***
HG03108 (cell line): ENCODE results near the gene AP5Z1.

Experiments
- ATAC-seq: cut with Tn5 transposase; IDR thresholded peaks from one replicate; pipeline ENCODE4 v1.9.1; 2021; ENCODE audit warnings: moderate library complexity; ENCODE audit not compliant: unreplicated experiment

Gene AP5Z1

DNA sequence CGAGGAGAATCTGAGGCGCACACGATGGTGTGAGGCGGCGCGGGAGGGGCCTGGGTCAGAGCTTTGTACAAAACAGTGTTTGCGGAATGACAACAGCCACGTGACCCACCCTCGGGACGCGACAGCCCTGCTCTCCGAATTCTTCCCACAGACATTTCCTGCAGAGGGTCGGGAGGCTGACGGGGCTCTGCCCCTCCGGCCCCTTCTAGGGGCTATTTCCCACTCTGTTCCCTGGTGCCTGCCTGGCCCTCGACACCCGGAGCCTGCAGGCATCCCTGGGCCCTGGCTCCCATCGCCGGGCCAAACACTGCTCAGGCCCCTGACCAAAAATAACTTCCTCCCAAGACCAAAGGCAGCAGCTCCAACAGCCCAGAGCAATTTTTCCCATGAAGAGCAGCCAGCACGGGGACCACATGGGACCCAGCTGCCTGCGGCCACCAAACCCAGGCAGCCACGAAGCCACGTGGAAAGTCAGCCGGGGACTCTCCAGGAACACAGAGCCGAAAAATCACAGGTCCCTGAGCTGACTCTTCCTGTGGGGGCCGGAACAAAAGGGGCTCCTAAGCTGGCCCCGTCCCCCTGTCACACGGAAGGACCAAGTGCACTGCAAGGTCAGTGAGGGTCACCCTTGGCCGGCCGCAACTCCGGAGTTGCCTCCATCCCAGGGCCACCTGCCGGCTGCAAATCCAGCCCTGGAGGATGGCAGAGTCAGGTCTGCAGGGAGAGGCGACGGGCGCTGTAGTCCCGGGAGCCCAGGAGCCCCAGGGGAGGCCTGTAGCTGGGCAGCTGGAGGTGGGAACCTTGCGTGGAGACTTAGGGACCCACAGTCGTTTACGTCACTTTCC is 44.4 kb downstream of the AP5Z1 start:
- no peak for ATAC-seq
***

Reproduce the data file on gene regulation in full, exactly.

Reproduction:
HG03108 (cell line): ENCODE results near the gene AP5Z1.

Experiments
- ATAC-seq: cut with Tn5 transposase; IDR thresholded peaks from one replicate; pipeline ENCODE4 v1.9.1; 2021; ENCODE audit warnings: moderate library complexity; ENCODE audit not compliant: unreplicated experiment

Gene AP5Z1

DNA sequence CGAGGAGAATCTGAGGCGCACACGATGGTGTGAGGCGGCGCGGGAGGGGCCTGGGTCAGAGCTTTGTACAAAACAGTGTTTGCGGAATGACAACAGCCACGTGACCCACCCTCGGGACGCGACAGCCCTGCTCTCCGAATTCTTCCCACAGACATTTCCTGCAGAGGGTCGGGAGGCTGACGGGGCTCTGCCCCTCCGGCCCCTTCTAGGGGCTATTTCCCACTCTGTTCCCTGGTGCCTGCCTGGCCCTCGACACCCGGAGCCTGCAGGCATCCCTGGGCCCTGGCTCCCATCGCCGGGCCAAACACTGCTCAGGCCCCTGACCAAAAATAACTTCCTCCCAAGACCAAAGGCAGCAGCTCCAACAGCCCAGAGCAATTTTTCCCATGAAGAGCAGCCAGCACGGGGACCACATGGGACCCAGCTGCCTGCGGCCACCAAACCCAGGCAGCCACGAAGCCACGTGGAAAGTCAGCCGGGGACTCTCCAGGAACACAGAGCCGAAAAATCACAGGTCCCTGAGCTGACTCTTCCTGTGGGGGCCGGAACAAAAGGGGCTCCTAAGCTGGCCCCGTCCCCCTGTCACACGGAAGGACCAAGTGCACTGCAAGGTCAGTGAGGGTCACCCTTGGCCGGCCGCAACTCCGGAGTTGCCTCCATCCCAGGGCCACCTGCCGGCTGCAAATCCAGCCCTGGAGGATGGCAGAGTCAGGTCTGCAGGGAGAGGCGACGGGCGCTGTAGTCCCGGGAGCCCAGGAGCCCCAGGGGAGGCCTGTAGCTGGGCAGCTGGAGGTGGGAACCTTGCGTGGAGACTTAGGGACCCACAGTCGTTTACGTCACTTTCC is 44.4 kb downstream of the AP5Z1 start:
- no peak for ATAC-seq